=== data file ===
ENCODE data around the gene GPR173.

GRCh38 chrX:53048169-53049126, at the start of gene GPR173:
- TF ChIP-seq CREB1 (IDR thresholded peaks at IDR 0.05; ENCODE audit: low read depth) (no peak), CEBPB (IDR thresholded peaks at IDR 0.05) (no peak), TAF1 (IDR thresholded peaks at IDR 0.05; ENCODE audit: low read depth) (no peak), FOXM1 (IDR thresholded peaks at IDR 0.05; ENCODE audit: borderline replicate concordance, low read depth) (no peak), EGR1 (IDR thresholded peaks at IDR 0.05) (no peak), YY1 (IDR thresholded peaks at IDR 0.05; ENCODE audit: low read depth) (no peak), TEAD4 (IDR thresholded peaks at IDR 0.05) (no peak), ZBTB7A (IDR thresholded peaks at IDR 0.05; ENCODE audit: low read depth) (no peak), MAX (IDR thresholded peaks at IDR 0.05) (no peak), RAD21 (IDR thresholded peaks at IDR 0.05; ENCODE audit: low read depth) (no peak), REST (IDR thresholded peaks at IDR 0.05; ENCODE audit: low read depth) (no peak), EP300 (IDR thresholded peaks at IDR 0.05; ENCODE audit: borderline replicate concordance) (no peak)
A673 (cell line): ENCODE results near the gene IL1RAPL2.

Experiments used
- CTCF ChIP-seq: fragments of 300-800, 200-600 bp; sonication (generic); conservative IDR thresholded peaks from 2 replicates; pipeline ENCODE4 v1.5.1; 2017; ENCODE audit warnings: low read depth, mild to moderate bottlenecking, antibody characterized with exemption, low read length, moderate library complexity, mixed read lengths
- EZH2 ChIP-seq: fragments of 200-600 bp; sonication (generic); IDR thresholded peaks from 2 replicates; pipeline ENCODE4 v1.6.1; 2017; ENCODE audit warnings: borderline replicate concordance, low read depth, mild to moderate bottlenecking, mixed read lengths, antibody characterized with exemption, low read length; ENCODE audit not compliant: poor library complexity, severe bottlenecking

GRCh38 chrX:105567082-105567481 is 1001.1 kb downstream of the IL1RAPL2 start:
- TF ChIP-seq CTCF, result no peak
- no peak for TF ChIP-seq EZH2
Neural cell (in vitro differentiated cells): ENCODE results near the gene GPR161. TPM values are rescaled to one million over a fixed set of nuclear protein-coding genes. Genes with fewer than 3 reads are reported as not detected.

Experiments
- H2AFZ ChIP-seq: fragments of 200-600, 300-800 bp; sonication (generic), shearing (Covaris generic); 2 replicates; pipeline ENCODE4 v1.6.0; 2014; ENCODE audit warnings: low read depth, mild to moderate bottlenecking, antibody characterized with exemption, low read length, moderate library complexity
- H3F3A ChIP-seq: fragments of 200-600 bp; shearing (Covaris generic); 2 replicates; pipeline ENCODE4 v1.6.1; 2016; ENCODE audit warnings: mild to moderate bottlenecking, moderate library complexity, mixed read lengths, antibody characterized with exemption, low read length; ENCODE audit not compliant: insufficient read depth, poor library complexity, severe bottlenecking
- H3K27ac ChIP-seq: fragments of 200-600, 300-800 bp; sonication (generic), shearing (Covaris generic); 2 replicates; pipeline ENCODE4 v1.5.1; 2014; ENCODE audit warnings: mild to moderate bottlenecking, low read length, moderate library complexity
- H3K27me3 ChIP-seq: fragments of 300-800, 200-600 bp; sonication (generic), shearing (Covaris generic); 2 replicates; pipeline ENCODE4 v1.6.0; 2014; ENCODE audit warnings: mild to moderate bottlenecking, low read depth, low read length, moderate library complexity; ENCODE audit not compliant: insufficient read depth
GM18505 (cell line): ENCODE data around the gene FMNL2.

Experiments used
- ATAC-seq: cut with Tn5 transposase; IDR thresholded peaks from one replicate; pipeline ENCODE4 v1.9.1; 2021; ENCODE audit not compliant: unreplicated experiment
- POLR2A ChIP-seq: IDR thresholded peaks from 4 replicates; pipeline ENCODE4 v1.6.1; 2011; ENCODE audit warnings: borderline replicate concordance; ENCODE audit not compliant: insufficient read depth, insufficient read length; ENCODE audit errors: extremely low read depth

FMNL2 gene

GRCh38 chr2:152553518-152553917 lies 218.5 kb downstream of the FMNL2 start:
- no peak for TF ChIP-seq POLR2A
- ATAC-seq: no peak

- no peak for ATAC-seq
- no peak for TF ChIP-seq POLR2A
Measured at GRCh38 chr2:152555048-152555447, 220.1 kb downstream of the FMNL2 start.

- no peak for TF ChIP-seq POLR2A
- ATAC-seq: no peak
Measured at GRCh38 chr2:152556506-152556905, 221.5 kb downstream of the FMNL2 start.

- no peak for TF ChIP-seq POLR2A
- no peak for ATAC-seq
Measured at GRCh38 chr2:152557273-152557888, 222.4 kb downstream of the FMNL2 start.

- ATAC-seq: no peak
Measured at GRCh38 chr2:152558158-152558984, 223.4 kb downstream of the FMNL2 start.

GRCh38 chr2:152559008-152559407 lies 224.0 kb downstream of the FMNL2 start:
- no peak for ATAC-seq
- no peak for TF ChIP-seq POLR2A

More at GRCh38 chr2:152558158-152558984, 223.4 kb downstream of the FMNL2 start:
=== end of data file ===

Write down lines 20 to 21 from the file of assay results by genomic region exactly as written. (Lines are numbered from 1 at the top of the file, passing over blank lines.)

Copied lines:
- POLR2A ChIP-seq: IDR thresholded peaks from 4 replicates; pipeline ENCODE4 v1.6.1; 2011; ENCODE audit warnings: borderline replicate concordance; ENCODE audit not compliant: insufficient read depth, insufficient read length; ENCODE audit errors: extremely low read depth

FMNL2 gene